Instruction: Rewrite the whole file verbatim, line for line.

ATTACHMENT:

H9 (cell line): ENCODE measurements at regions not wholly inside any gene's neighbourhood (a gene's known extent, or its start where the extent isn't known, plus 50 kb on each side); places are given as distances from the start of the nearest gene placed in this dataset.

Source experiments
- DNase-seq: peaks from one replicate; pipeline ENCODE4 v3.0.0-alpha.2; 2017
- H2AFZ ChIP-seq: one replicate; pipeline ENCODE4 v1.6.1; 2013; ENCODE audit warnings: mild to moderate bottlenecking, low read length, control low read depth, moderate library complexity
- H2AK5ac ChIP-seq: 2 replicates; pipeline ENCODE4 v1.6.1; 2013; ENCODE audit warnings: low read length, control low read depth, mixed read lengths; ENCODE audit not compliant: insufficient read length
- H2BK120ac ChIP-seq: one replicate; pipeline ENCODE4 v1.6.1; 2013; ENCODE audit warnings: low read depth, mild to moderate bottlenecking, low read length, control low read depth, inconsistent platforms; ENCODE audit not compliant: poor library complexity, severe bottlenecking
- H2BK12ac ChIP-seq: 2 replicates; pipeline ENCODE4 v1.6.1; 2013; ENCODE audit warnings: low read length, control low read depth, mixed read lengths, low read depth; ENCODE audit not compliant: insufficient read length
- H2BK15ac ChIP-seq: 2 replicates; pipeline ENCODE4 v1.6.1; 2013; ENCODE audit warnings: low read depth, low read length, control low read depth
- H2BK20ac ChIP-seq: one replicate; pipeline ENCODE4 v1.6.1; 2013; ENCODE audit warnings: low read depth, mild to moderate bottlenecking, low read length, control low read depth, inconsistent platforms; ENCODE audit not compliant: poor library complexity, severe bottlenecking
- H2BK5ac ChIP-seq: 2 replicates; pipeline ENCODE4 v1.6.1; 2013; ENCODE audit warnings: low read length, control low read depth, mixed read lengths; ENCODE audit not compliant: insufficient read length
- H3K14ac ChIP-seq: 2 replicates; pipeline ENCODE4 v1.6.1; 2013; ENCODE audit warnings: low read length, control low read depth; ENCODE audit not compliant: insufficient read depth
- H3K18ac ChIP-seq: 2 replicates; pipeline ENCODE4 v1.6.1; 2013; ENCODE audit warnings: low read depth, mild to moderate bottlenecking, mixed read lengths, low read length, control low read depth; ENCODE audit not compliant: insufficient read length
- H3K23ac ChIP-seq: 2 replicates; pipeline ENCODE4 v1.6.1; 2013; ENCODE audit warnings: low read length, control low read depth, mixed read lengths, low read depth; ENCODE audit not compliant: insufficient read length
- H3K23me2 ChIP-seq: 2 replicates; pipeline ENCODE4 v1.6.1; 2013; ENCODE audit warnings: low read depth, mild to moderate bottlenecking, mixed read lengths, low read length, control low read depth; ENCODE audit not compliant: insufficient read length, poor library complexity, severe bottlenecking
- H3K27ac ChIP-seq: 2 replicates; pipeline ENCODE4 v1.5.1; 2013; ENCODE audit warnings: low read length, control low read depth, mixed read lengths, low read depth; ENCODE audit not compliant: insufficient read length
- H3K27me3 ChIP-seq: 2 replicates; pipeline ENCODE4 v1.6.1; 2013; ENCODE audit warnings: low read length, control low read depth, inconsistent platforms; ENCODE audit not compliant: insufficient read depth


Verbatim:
H9 (cell line): ENCODE measurements at regions not wholly inside any gene's neighbourhood (a gene's known extent, or its start where the extent isn't known, plus 50 kb on each side); places are given as distances from the start of the nearest gene placed in this dataset.

Source experiments
- DNase-seq: peaks from one replicate; pipeline ENCODE4 v3.0.0-alpha.2; 2017
- H2AFZ ChIP-seq: one replicate; pipeline ENCODE4 v1.6.1; 2013; ENCODE audit warnings: mild to moderate bottlenecking, low read length, control low read depth, moderate library complexity
- H2AK5ac ChIP-seq: 2 replicates; pipeline ENCODE4 v1.6.1; 2013; ENCODE audit warnings: low read length, control low read depth, mixed read lengths; ENCODE audit not compliant: insufficient read length
- H2BK120ac ChIP-seq: one replicate; pipeline ENCODE4 v1.6.1; 2013; ENCODE audit warnings: low read depth, mild to moderate bottlenecking, low read length, control low read depth, inconsistent platforms; ENCODE audit not compliant: poor library complexity, severe bottlenecking
- H2BK12ac ChIP-seq: 2 replicates; pipeline ENCODE4 v1.6.1; 2013; ENCODE audit warnings: low read length, control low read depth, mixed read lengths, low read depth; ENCODE audit not compliant: insufficient read length
- H2BK15ac ChIP-seq: 2 replicates; pipeline ENCODE4 v1.6.1; 2013; ENCODE audit warnings: low read depth, low read length, control low read depth
- H2BK20ac ChIP-seq: one replicate; pipeline ENCODE4 v1.6.1; 2013; ENCODE audit warnings: low read depth, mild to moderate bottlenecking, low read length, control low read depth, inconsistent platforms; ENCODE audit not compliant: poor library complexity, severe bottlenecking
- H2BK5ac ChIP-seq: 2 replicates; pipeline ENCODE4 v1.6.1; 2013; ENCODE audit warnings: low read length, control low read depth, mixed read lengths; ENCODE audit not compliant: insufficient read length
- H3K14ac ChIP-seq: 2 replicates; pipeline ENCODE4 v1.6.1; 2013; ENCODE audit warnings: low read length, control low read depth; ENCODE audit not compliant: insufficient read depth
- H3K18ac ChIP-seq: 2 replicates; pipeline ENCODE4 v1.6.1; 2013; ENCODE audit warnings: low read depth, mild to moderate bottlenecking, mixed read lengths, low read length, control low read depth; ENCODE audit not compliant: insufficient read length
- H3K23ac ChIP-seq: 2 replicates; pipeline ENCODE4 v1.6.1; 2013; ENCODE audit warnings: low read length, control low read depth, mixed read lengths, low read depth; ENCODE audit not compliant: insufficient read length
- H3K23me2 ChIP-seq: 2 replicates; pipeline ENCODE4 v1.6.1; 2013; ENCODE audit warnings: low read depth, mild to moderate bottlenecking, mixed read lengths, low read length, control low read depth; ENCODE audit not compliant: insufficient read length, poor library complexity, severe bottlenecking
- H3K27ac ChIP-seq: 2 replicates; pipeline ENCODE4 v1.5.1; 2013; ENCODE audit warnings: low read length, control low read depth, mixed read lengths, low read depth; ENCODE audit not compliant: insufficient read length
- H3K27me3 ChIP-seq: 2 replicates; pipeline ENCODE4 v1.6.1; 2013; ENCODE audit warnings: low read length, control low read depth, inconsistent platforms; ENCODE audit not compliant: insufficient read depth